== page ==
I. Lindsay Leafe May 4, 1926
Maurice F. Greaver May 5, 1926 (acting) 1953 27
James E. Adams 14
Connie O. Durham 3
John DeKoven Bowen 23
John M. Wolford 3
Julian W. “Buddy” Rittenhouse 4
Timothy J. Longo, Sr 2001 2016 15
Alfred S. Thomas, Jr 2016 2018 2
RaShall M. Brackney 2018 2021
Vacant 2021 2023
Michael P. Kochis 2023

Recent Timeline of Charlottesville Chief of Police appointments



  • December 18: Serving less than two years, Police Chief Al Thomas resigned. The city issued a release this Monday afternoon that said Thomas would be retiring, effective immediately. At the last regular meeting of the Charlottesville City Council (2016-2017), City Manager Maurice Jones's announced choice of Deputy Chief Gary Pleasants as acting chief until an interim one could be named, drew complaints. Speakers at the council blasted the decision. “I think this is unacceptable,” said councilor-elect Nikuyah Walker. “There is no trust here.”



  • Police Chief RaShall Brackney was let go in September. Brackney has since filed a lawsuit against city officials over wrongful termination.



Strategic Goals (2009)

The Charlottesville Police Department has several key strategic goals as depicted in the 2009 Strategic Plan[12]:

Operational strategies

  1. Reduction of Open Air Drug Activity and Drug/Gun Related Violence
  2. Reduce Participation in Street Level Gangs and mitigate the level of violence and criminal behavior associated with gang activity
  3. Helping to sustain safe and healthy neighborhoods through collaborations, engagement and problem solving
  4. Creating positive opportunities for our youth while reducing the likelihood of youth related crime and violence
  5. Strengthening public trust

Internal strategies

  1. To provide a high level of customer service to both internal and external customers, and to enhance our ability to measure customer service
  2. Create and sustain a healthy police department
  3. To recruit and retain the very best candidate that we are capable of identifying
  4. To develop stronger management and leadership opportunities for the entire organization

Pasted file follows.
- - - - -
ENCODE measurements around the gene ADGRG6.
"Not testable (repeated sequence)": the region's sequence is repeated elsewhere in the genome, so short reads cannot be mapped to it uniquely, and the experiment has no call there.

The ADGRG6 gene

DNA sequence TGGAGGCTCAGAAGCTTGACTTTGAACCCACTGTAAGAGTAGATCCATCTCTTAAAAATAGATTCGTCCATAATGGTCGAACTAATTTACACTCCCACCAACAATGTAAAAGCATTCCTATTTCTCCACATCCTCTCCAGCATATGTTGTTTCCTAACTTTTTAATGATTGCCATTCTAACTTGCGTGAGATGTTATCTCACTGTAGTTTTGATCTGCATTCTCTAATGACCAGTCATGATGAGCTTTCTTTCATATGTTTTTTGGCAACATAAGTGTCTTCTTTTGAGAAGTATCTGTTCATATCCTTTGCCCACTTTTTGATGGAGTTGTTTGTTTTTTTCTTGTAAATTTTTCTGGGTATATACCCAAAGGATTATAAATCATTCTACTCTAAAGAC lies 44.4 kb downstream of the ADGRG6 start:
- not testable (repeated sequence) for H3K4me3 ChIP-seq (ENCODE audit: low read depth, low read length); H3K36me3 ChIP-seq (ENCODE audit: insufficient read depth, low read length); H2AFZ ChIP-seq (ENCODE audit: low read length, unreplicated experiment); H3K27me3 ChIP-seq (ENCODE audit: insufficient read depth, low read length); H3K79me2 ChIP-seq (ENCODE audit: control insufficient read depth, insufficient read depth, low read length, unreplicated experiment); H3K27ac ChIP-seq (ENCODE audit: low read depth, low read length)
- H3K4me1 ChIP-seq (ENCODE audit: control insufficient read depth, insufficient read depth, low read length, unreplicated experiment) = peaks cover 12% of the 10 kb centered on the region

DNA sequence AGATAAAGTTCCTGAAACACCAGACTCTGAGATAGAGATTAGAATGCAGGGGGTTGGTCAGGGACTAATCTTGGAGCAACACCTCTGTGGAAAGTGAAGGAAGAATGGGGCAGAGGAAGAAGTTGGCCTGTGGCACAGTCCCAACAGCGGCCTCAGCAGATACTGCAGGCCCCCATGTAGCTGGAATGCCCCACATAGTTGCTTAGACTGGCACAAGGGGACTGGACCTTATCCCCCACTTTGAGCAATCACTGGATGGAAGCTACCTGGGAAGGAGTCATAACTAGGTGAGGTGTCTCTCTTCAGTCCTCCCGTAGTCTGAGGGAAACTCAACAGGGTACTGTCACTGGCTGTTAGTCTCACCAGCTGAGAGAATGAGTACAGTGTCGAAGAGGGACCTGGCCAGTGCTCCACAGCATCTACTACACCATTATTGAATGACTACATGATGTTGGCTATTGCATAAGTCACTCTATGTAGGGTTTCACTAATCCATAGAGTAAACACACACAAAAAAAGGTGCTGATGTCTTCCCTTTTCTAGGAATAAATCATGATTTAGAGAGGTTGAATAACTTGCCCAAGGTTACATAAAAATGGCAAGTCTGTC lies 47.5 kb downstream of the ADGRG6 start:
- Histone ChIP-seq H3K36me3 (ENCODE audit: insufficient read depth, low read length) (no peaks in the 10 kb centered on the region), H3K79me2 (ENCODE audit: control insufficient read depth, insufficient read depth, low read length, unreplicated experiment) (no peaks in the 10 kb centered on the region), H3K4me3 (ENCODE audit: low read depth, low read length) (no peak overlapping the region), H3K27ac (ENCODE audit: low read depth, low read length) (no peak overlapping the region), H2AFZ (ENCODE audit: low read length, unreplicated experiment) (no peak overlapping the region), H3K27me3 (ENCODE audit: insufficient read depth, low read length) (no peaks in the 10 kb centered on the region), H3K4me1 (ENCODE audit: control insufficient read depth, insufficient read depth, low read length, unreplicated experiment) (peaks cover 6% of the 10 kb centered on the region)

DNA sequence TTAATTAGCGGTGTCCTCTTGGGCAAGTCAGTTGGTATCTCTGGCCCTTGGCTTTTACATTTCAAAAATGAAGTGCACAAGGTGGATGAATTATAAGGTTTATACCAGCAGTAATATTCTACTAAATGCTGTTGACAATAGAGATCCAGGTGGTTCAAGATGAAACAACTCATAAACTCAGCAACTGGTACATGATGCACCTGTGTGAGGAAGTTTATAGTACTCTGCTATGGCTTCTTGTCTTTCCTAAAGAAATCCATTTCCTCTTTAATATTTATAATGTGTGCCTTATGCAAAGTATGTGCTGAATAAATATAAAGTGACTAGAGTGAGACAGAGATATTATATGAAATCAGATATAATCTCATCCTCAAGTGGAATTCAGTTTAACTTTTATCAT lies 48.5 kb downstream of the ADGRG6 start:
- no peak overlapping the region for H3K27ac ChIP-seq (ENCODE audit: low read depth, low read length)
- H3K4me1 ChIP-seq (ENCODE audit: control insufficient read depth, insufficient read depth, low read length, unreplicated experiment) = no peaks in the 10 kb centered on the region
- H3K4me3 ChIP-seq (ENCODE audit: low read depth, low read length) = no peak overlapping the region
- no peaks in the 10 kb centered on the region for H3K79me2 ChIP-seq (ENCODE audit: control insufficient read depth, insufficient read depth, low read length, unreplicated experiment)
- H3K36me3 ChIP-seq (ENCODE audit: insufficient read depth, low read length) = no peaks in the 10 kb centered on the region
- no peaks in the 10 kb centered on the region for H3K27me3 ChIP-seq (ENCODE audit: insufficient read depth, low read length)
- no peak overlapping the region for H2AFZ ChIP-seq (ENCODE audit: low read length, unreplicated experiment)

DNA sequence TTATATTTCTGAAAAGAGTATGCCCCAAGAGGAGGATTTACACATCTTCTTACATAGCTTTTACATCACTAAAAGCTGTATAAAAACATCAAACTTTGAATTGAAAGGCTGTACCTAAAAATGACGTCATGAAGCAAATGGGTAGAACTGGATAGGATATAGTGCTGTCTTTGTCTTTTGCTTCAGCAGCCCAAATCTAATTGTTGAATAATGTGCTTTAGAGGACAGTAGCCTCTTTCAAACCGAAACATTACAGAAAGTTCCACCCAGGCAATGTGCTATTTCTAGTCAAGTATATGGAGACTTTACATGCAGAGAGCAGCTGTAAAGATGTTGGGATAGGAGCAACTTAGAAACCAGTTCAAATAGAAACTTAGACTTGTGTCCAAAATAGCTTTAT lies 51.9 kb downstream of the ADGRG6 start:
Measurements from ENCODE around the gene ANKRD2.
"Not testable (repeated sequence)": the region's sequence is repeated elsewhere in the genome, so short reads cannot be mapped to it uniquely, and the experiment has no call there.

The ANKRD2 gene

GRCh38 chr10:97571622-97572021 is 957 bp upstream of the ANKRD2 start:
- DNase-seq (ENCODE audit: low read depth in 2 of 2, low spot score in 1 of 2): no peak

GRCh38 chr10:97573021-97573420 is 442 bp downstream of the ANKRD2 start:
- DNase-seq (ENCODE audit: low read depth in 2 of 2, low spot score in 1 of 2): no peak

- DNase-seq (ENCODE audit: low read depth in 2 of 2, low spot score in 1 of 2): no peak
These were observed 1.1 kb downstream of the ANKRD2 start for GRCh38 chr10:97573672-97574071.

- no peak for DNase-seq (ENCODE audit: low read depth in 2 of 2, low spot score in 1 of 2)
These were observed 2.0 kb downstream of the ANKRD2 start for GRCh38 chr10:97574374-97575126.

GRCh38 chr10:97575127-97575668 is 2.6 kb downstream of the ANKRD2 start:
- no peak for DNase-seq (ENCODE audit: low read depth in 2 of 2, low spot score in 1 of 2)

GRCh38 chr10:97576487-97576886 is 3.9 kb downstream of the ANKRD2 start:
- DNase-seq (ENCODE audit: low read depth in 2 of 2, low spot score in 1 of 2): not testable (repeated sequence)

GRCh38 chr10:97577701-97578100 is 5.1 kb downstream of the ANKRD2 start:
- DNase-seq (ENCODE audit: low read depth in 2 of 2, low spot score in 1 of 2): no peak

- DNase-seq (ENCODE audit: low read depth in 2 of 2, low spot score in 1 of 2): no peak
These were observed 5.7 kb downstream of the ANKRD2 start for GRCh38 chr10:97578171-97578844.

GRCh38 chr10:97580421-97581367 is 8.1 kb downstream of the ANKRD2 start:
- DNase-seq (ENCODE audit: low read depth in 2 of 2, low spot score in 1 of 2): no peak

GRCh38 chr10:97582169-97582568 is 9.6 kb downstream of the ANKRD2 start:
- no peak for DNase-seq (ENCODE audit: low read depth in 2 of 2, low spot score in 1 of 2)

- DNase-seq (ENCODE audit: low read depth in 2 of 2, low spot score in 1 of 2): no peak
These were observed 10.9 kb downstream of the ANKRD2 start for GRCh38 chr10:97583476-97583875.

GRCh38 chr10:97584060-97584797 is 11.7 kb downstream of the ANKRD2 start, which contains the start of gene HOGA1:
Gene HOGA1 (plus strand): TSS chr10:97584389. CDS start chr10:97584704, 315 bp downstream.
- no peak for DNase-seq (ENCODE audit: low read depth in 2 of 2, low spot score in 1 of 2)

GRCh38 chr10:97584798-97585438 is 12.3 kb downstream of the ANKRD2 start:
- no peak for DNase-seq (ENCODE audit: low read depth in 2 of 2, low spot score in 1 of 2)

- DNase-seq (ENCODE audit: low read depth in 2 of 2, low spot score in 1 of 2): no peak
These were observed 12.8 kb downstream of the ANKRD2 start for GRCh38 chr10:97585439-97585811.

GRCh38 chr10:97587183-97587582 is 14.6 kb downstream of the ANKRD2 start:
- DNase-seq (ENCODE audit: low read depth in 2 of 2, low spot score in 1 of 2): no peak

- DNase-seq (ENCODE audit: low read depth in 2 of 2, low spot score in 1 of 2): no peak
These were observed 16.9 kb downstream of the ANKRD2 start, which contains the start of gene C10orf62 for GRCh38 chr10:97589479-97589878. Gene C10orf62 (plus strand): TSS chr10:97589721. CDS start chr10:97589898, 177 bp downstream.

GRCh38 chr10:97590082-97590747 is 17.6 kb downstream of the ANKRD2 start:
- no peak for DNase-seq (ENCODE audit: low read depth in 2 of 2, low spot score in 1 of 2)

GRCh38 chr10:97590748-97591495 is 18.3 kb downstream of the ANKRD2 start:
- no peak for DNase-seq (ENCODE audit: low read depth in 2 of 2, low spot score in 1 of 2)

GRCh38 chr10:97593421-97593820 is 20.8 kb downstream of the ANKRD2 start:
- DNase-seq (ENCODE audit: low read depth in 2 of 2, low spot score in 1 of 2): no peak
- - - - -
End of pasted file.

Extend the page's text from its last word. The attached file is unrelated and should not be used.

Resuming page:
5. To develop a stronger infrastructure of supporting resources within the department

In the news

In 2010, the police department began charging $150 for escorting funeral processions[13].

Mall Ambassador program

Originally created at the end of 2012 by the Charlottesville City Council as a way to provide more "eyes on the street" to deter crime on the Downtown Mall and to be a resource for tourists. On March 7, 2016, the Charlottesville City Council eliminated the program from the budget and it ended on June 30, 2016. [14]Over a three-year period, the city planned to hire 22 new officers to provide more law enforcement coverage.[15]


  1. Web. Charlottesville police-court building has mold, leaks, Nolan Stout, Daily Progress, Lee Enterprises, November 18, 2019, retrieved November 20, 2019. Print. November 18, 2019 page A1.
  2. Web. City Council considers creation of an independent police citizen’s review board, Geremia Di Maro, News Article, Cavalier Daily, Charlottesville, Virginia, November 25, 2017, retrieved November 26, 2017.
  3. Web. Council moves forward with police review board, Chris Suarez, Daily Progress, Lee Enterprises, November 23, 2017, retrieved November 26, 2017.
  5. "Charlottesville Police Department Organizational Chart (2009).Chart. Charlottesville Police Department. Charlottesville Police Department, 21 July 2009. Web. 20 Oct. 2009.>
  6. Web. VIRGINIA NEWS, Alexandria Gazette. (Alexandria, D.C.), 16 Feb. 1898. Chronicling America: Historic American Newspapers. Lib. of Congress.
  7. Web. Thomas is Charlottesville’s first black police chief, Lisa Provence, News Article, April 20, 2016, retrieved April 18, 2021.
  8. Web. Brackney officially chosen as Charlottesville police chief, Chris Suarez, Daily Progress, Lee Enterprises, May 21, 2018, retrieved May 28, 2018.
  9. Web. Brackney sworn in as Charlottesville police chief, Chris Suarez, Daily Progress, Lee Enterprises, June 18, 2018, retrieved June 18, 2021.
  10. Web. Acting Chief Latroy A. Durrette, City of Charlottesville, retrieved May 30, 2022.
  11. Web. [ Charlottesville opening up police chief search], Sean Tubbs, News Article, Town Crier Productions, May 21, 2022, retrieved May 30, 2022.
  12. Charlottesville Police Department Strategic Planning Document. Rep. Charlottesville Police Department, 3 Mar. 2009. Web. 20 Oct. 2009. <>.
  13. Strong, Ted. "City Police Start Charging for Funeral Procession Escorts | Daily Progress." Home | Daily Progress. 30 Aug. 2010. Web. 30 Aug. 2010. <>.
  14. Web. Mall ambassador program cut in proposed city budget, Lauren Berg, Daily Progress, Lee Enterprises, March 7, 2016, retrieved December 31, 2016.
  15. Web. Timeline: Major Downtown Mall developments, Staff reports, News Article, The Daily Progress, retrieved September 19, 2020.

External links